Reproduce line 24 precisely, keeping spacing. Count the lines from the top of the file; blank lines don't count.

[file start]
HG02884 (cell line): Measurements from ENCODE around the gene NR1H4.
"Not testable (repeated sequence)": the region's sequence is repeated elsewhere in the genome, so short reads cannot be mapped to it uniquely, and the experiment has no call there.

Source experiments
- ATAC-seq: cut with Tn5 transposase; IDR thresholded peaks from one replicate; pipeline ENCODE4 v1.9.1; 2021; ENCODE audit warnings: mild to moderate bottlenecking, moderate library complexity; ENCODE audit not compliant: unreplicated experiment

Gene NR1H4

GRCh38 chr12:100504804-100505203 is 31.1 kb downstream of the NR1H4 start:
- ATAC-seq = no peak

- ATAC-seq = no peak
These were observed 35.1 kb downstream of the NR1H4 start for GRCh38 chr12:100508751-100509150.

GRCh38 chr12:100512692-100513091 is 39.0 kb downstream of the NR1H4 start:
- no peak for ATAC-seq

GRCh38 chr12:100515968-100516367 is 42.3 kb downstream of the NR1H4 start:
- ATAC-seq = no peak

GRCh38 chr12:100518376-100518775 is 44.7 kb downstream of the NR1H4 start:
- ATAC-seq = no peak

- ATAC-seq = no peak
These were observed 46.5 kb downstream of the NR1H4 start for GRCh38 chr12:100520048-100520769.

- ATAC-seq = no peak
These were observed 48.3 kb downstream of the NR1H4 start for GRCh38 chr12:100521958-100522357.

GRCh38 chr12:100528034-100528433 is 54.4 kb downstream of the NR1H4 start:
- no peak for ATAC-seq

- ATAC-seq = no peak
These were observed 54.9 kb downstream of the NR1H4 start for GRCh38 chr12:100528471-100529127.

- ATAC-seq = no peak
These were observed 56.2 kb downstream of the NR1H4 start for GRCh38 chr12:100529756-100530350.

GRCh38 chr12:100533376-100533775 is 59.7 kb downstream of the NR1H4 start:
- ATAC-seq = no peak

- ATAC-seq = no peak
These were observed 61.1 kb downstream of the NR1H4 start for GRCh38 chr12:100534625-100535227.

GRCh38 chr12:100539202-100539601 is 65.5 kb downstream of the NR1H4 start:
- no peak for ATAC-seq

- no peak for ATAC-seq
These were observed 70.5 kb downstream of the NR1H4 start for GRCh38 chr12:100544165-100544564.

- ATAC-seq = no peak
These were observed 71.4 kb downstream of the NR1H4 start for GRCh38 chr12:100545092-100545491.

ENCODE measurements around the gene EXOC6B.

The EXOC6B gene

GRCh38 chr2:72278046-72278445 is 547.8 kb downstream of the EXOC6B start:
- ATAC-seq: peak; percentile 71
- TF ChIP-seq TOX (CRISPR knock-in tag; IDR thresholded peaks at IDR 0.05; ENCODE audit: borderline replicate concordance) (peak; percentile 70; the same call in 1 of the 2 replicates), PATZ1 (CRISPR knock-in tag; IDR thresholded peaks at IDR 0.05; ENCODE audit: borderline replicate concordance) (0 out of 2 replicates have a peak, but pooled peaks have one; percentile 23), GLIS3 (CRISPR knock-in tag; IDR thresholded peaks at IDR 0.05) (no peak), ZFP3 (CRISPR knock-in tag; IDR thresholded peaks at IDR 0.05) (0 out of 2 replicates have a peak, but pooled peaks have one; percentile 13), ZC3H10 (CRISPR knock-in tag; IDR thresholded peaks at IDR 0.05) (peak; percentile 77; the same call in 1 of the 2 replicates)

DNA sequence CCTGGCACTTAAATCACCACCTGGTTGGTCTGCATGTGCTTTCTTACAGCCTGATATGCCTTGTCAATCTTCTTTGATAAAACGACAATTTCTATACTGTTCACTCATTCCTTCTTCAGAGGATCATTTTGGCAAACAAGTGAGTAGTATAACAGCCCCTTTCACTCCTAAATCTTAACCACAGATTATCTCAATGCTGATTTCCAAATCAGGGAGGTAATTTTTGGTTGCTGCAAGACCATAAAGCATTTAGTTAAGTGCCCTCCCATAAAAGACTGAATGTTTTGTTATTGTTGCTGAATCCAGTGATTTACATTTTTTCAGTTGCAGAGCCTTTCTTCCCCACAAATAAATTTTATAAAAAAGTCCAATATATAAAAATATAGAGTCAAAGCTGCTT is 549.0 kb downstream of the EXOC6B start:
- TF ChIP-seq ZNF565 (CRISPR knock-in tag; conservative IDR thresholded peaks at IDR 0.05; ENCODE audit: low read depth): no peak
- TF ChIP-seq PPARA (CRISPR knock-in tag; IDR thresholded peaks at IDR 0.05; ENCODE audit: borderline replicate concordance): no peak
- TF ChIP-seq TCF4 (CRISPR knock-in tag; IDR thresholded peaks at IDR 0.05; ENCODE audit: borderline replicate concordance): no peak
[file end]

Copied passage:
- ATAC-seq = no peak